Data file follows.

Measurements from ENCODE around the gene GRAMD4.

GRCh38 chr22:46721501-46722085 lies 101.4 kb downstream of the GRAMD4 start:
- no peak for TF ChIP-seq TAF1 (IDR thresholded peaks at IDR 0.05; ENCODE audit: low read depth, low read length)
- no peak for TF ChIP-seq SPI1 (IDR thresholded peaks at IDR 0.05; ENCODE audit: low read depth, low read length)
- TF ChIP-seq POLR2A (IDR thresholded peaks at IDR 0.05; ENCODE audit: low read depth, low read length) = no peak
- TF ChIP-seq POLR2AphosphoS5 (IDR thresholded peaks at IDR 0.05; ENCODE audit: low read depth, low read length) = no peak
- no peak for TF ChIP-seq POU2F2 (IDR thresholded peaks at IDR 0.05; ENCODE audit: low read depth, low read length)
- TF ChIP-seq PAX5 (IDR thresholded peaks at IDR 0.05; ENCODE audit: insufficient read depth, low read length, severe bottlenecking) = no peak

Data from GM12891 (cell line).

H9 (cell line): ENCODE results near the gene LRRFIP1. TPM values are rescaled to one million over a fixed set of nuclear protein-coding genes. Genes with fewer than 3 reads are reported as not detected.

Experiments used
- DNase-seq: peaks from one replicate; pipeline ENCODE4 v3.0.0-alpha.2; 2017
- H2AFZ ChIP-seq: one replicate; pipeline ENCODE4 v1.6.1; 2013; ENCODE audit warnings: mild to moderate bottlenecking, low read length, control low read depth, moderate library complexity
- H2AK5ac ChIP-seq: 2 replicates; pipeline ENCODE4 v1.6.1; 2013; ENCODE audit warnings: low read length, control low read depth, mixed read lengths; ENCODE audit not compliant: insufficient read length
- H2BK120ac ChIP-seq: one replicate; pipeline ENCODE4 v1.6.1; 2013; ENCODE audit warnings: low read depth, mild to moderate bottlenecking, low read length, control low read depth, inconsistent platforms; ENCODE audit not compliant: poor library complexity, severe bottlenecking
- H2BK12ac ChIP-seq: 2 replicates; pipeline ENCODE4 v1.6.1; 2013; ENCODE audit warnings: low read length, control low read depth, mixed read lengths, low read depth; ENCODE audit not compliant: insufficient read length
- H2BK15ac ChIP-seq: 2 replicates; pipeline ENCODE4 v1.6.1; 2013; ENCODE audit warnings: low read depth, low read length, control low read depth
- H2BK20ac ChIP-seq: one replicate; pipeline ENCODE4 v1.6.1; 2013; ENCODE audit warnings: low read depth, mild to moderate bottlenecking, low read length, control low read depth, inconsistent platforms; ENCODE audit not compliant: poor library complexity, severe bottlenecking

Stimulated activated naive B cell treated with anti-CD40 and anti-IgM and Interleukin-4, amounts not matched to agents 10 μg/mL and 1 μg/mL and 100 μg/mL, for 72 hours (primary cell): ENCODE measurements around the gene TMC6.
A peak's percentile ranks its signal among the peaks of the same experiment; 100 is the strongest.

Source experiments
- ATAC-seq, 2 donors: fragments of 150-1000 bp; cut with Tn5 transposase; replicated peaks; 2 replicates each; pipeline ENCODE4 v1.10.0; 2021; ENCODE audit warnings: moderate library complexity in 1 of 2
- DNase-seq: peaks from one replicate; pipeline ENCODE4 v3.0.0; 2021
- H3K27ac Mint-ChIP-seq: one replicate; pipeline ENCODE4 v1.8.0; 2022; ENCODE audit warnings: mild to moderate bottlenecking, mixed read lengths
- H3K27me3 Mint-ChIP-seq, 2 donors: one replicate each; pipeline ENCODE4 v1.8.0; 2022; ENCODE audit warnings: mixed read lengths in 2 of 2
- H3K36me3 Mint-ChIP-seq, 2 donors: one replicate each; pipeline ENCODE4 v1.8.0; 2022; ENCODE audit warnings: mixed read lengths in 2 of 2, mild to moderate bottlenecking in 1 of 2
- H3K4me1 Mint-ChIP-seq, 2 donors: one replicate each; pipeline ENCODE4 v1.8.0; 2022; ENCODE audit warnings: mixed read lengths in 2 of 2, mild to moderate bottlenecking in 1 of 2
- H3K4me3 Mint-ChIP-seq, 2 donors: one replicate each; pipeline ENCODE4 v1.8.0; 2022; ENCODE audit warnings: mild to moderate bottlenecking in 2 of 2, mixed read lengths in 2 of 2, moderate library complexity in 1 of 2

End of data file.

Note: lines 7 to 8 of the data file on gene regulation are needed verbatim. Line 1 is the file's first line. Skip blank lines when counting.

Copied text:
- no peak for TF ChIP-seq POU2F2 (IDR thresholded peaks at IDR 0.05; ENCODE audit: low read depth, low read length)
- TF ChIP-seq PAX5 (IDR thresholded peaks at IDR 0.05; ENCODE audit: insufficient read depth, low read length, severe bottlenecking) = no peak